As a Democrat in an overwhelmingly Republican state, Jones would likely become one of the Democratic Party's most moderate senators. From gun laws to corporate taxes, Jones has signaled he would likely take more conservative stances than many of his progressive colleagues on an array of issues before the Senate.
A Jones win would also knock the Republican Senate majority down to a razor-thin 51 seats from an already narrow 52-vote majority. And nabbing a seat now would slightly ease the Democrats' daunting task of retaking the Senate in 2018.
It could also have more immediate policy implications. If Jones wins, he could help to sink one of the GOP's biggest policy goals: overhauling the American tax system.
"What I have said all along is that I am troubled by tax breaks for the wealthy, which seem to be, in this bill, overloaded," Jones said about the tax proposal last month, according to Politifact. "I'm troubled by what appears to be, ultimately, tax increases or no tax cuts for the middle class."
The GOP is currently using special budget rules that require only a simple majority vote in the Senate to push through its tax plan. With 52 seats currently, Republicans can lose two votes and still pass a bill with a tie-breaking vote from Vice President Mike Pence.
House and Senate Republicans aim to pass a joint tax bill by Dec. 22, before they leave for Christmas. Should Jones prevail in Alabama, it would only increase the urgency of doing so before the new year. There is no guarantee that Jones will oppose the tax plan, but other Democrats in red states that Trump won easily voted against the Senate's version of the proposal.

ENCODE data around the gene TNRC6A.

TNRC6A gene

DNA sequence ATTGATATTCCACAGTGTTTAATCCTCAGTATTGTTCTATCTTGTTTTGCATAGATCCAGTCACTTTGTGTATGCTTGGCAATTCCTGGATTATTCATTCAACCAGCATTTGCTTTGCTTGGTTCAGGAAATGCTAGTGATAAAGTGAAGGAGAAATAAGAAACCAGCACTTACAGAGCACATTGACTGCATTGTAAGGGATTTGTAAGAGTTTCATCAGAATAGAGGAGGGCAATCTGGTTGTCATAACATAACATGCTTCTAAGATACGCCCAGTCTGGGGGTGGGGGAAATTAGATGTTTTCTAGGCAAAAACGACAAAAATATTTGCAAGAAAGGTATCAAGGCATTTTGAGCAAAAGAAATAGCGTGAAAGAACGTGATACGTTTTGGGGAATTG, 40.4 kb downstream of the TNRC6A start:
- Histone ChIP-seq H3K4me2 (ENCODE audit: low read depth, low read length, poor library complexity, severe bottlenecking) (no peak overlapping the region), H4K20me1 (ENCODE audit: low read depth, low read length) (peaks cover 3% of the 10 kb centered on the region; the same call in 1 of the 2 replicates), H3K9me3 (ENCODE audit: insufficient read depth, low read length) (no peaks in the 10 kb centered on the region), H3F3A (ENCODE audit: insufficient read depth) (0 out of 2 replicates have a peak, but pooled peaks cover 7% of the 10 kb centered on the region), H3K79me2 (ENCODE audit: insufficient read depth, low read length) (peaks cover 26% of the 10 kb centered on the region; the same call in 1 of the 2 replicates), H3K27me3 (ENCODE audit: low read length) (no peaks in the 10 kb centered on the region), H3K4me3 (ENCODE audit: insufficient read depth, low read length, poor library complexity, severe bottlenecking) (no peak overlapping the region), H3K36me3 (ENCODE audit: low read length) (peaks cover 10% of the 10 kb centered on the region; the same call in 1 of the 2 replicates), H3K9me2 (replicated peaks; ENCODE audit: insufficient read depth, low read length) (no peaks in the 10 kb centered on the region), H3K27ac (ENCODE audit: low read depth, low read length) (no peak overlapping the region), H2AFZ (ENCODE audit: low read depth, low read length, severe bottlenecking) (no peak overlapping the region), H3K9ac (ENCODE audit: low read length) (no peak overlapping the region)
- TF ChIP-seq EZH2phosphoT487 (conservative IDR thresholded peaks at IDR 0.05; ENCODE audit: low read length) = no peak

It will take the state of Alabama at least until Dec. 27 to certify the election results, according to the Alabama secretary of State's office. Jones most likely would not be sworn in until January, and after that, Republicans would only be able to lose one vote on the tax bill and still pass it.
Sen. Bob Corker, R-Tenn., already opposes the tax reform plan. Sen. Susan Collins, R-Maine, could also decide to vote against it once she sees a final deal between House and Senate negotiators.
Looking beyond tax reform, a 51-49 Republican majority would also make it tougher for Republicans to pass any other legislation next year on a straight party-line vote. Defections within the party sank Senate GOP efforts to partially repeal the Affordable Care Act earlier this year.